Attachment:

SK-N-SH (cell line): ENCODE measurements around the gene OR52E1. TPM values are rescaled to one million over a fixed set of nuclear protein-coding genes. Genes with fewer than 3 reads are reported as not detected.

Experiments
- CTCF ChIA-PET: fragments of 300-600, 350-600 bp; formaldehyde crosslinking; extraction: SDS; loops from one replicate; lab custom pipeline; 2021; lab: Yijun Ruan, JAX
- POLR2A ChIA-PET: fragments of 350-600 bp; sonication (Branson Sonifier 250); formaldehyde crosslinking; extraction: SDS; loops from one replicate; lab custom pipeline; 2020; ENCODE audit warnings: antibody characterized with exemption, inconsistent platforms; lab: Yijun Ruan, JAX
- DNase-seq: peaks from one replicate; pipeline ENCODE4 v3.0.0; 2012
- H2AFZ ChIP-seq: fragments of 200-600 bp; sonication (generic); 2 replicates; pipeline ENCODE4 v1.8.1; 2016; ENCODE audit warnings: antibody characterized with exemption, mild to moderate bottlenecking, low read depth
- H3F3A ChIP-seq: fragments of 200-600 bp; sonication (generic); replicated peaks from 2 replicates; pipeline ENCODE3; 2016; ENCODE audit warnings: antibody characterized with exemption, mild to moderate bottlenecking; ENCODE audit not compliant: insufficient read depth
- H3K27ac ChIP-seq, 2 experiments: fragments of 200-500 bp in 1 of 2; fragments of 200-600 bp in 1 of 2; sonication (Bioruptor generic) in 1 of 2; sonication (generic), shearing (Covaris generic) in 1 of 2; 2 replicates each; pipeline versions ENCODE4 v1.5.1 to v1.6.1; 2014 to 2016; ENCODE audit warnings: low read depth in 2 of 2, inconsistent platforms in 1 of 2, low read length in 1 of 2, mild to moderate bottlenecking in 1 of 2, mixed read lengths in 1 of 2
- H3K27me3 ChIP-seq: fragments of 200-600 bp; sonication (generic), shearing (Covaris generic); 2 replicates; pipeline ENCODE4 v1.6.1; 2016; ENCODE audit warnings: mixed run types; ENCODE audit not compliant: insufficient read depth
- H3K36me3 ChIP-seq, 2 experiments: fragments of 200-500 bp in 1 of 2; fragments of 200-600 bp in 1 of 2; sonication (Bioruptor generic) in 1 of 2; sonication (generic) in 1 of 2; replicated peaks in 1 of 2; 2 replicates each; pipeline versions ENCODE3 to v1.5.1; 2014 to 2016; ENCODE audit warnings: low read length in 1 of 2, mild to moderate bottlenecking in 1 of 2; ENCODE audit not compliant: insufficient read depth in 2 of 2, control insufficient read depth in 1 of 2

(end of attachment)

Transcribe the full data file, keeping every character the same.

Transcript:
SK-N-SH (cell line): ENCODE measurements around the gene OR52E1. TPM values are rescaled to one million over a fixed set of nuclear protein-coding genes. Genes with fewer than 3 reads are reported as not detected.

Experiments
- CTCF ChIA-PET: fragments of 300-600, 350-600 bp; formaldehyde crosslinking; extraction: SDS; loops from one replicate; lab custom pipeline; 2021; lab: Yijun Ruan, JAX
- POLR2A ChIA-PET: fragments of 350-600 bp; sonication (Branson Sonifier 250); formaldehyde crosslinking; extraction: SDS; loops from one replicate; lab custom pipeline; 2020; ENCODE audit warnings: antibody characterized with exemption, inconsistent platforms; lab: Yijun Ruan, JAX
- DNase-seq: peaks from one replicate; pipeline ENCODE4 v3.0.0; 2012
- H2AFZ ChIP-seq: fragments of 200-600 bp; sonication (generic); 2 replicates; pipeline ENCODE4 v1.8.1; 2016; ENCODE audit warnings: antibody characterized with exemption, mild to moderate bottlenecking, low read depth
- H3F3A ChIP-seq: fragments of 200-600 bp; sonication (generic); replicated peaks from 2 replicates; pipeline ENCODE3; 2016; ENCODE audit warnings: antibody characterized with exemption, mild to moderate bottlenecking; ENCODE audit not compliant: insufficient read depth
- H3K27ac ChIP-seq, 2 experiments: fragments of 200-500 bp in 1 of 2; fragments of 200-600 bp in 1 of 2; sonication (Bioruptor generic) in 1 of 2; sonication (generic), shearing (Covaris generic) in 1 of 2; 2 replicates each; pipeline versions ENCODE4 v1.5.1 to v1.6.1; 2014 to 2016; ENCODE audit warnings: low read depth in 2 of 2, inconsistent platforms in 1 of 2, low read length in 1 of 2, mild to moderate bottlenecking in 1 of 2, mixed read lengths in 1 of 2
- H3K27me3 ChIP-seq: fragments of 200-600 bp; sonication (generic), shearing (Covaris generic); 2 replicates; pipeline ENCODE4 v1.6.1; 2016; ENCODE audit warnings: mixed run types; ENCODE audit not compliant: insufficient read depth
- H3K36me3 ChIP-seq, 2 experiments: fragments of 200-500 bp in 1 of 2; fragments of 200-600 bp in 1 of 2; sonication (Bioruptor generic) in 1 of 2; sonication (generic) in 1 of 2; replicated peaks in 1 of 2; 2 replicates each; pipeline versions ENCODE3 to v1.5.1; 2014 to 2016; ENCODE audit warnings: low read length in 1 of 2, mild to moderate bottlenecking in 1 of 2; ENCODE audit not compliant: insufficient read depth in 2 of 2, control insufficient read depth in 1 of 2